Ted Stevens plane crash: how 'Uncle Ted' reshaped Alaska
He delivered billions of dollars in aid to his home state. The Ted Stevens plane crash occurred in Alaska, a state that is no stranger to aviation accidents.
Few lawmakers are as closely identified with the history of their state as Mr. Stevens, who often recalled sitting in the gallery when the Senate voted to make Alaska the 49th state.
The Ted Stevens plane crash occurred Monday night in southwest Alaska.
Over his 40 years in the Senate, Stevens delivered billions of dollars in aid to his home state. He also muscled through laws that opened the Trans-Alaska Pipeline in 1973 and reined in foreign fishing fleets that threatened nearby fisheries. But, in a rare defeat, he failed to overcome opposition from environmentalists to opening the Arctic National Wildlife Refuge (ANWR) to exploration and drilling.
“When I came to the Senate, Alaska had been a state for less than a decade. We were then more of an impoverished territory than a full-fledged state,” Stevens said in his farewell address to the Senate on Nov. 20, 2008.
“Where there was nothing but tundra and forest, today there are now airports, roads, ports, water, and sewer systems, hospitals, clinics, communications networks, research labs, and much, much more,” he added.
With Stevens’s clout, including a stint as chair of the powerful Appropriations Committee, Alaska consistently ranked No. 1 in the “pork per capita” ranking, an annual production of Citizens Against Government Waste. The Washington-based public-interest group made Stevens its poster boy for wasteful, pork-barrel spending.
Stevens, in turn, railed at critics who he said failed to understand the special needs of his vast, underserviced rural state. In a fiery floor speech on Oct. 20, 2005, Stevens threatened to resign from the Senate if his colleagues approved an amendment to cut money for a $453 million measure to fund a bridge from Ketchikan, Alaska, to an island with some 50 residents – dubbed by critics the “Bridge to Nowhere.”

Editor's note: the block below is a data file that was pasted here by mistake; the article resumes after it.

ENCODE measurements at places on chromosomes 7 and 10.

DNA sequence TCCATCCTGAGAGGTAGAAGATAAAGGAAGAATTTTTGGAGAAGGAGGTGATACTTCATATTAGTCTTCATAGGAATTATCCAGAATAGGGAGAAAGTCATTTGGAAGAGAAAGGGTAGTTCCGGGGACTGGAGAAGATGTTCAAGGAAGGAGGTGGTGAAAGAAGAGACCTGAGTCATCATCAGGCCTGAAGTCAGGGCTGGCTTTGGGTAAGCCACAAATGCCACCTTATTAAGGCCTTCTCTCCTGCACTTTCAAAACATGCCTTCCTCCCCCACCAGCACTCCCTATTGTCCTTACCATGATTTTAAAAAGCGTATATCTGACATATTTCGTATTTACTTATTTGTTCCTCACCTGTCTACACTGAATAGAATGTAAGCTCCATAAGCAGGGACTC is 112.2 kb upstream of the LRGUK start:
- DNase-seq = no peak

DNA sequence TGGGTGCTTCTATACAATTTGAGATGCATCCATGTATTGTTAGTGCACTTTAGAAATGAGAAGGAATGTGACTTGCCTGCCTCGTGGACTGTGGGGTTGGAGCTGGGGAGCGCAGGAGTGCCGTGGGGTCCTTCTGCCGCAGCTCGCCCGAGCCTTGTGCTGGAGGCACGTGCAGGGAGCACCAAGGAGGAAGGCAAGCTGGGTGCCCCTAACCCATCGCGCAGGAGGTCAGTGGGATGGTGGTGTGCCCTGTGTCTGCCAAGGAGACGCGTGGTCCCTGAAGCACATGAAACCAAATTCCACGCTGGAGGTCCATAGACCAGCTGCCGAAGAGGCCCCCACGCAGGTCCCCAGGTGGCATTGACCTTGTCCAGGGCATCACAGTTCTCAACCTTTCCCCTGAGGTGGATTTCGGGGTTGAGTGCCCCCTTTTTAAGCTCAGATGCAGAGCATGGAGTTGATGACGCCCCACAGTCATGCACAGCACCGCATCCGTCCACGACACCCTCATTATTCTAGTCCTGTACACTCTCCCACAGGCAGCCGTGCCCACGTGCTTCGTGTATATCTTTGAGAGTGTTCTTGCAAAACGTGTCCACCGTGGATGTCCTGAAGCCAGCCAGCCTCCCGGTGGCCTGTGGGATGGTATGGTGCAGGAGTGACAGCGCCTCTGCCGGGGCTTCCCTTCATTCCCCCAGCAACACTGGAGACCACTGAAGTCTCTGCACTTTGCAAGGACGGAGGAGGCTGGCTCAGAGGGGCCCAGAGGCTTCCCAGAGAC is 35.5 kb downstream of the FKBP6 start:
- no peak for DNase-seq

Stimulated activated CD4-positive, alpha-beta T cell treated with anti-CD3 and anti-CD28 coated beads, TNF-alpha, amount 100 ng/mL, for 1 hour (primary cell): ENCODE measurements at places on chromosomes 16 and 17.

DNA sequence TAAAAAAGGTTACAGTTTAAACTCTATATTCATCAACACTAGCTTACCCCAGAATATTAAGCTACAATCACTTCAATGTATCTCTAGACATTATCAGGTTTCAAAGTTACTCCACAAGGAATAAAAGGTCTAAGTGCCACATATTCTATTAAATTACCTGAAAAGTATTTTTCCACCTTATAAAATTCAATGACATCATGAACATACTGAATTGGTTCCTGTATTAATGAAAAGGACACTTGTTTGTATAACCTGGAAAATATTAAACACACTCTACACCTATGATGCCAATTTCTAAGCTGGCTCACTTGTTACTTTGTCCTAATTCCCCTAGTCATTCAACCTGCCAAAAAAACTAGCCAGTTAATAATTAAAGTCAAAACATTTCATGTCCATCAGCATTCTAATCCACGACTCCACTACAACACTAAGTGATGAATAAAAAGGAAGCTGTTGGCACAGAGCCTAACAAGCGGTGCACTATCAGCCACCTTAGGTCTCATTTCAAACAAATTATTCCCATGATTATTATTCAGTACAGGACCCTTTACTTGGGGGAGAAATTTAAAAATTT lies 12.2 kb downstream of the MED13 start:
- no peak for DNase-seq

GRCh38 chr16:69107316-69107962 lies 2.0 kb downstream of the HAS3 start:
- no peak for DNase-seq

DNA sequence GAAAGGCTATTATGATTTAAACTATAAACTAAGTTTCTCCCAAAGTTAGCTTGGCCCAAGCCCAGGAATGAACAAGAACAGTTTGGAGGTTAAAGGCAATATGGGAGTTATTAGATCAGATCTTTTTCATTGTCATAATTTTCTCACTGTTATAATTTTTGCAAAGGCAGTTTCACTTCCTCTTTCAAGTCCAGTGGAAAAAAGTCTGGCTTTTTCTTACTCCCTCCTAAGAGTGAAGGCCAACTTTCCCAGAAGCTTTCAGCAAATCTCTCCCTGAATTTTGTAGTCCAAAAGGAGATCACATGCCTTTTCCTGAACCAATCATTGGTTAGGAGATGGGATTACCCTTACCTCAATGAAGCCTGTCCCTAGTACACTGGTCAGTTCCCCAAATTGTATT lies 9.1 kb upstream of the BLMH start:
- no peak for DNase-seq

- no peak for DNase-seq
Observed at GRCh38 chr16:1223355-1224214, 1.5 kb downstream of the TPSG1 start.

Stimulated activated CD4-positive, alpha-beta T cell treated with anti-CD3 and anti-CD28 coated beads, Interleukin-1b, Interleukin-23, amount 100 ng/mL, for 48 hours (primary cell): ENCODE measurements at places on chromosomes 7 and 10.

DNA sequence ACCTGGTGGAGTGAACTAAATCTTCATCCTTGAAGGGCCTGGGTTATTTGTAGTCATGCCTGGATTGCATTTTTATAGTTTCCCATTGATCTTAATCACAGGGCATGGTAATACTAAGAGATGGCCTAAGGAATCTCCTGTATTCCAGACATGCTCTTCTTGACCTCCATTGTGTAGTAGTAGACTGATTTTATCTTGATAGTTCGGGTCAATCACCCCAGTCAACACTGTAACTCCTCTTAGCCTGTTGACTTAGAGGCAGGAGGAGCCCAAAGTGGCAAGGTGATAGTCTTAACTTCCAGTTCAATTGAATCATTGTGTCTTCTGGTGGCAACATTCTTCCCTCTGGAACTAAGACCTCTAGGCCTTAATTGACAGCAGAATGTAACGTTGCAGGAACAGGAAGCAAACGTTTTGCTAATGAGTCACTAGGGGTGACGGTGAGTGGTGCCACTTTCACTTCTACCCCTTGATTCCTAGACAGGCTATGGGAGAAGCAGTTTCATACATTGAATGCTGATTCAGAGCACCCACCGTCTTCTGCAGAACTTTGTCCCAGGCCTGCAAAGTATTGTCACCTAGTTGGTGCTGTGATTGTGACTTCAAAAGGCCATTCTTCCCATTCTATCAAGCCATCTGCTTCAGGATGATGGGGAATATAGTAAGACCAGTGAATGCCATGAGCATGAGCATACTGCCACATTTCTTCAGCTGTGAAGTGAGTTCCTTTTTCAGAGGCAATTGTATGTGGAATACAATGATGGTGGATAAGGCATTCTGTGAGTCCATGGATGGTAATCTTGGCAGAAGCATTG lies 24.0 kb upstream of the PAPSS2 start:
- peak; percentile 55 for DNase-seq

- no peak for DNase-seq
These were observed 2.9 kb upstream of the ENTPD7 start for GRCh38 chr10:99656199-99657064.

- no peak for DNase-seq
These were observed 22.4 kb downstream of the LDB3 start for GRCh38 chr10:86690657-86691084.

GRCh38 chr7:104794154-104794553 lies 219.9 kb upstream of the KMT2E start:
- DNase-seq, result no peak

"I will put the Senate on notice – and I don't kid people: If the Senate decides to discriminate against our state and take money only from our state, I will resign from this body," he said. He won that Senate showdown, but Congress subsequently stripped the earmark out of the omnibus spending bill for fiscal year 2006, although it didn’t decrease Alaska’s overall funding. Sarah Palin (R) canceled the project in 2007 when she was governor of Alaska.
In the midst of a reelection campaign in July 2008, Stevens was indicted by a federal grand jury for failing to report corporate gifts and was convicted. He then lost his reelection bid. In April 2009, the Justice Department dropped all charges against Stevens, citing prosecutorial misconduct.
No stranger to aviation, Stevens flew support missions for the Flying Tigers of the 14th Air Force during World War II, for which he won the Distinguished Flying Cross. He was elected to the Alaska House in 1964 and appointed to the US Senate in 1968 to fill the unexpired term of Alaska’s first senator, Democrat Bob Bartlett. He barely survived an airline crash in 1978, which took the life of his first wife, Ann, and nearly ended his career.
“But my dear wife, Catherine, entered my life in 1980, and, joined by my six children – Susan, Beth, Ted, Walter, Ben, and Lily – and my 11 grandchildren, my family has given me love, support, and sacrifice, which made my continued career here in the Senate possible and gave it meaning,” he said in his 2008 farewell speech.
Plane crashes in Alaska, where travel by small private aircraft is a necessity to cover the expansive state, happen often – and have taken the lives of other public officials. In 1972, House majority leader Hale Boggs (D) of Louisiana and Rep. Nick Begich (D) of Alaska were presumed dead after their plane went missing during a campaign flight in Alaska. Of 64 aviation accidents in the state in the past 20 years, 22 have resulted in fatalities, according to the Flight Safety Foundation's aviation-safety database.
“In the history of our country, no one man has done more for one state than Ted Stevens,” said Republican leader Mitch McConnell in a statement. “His commitment to the people of Alaska and his nation spanned decades, and he left a lasting mark on both.”
Sen. Mary Landrieu (D) of Louisiana, who often joined Stevens in the hit lists of public-interest groups opposed to pork spending, said in a statement: "Ted always said, 'To hell with politics. Do what is best for Alaska.' He never apologized for fighting for his state, and Alaska is better for it today."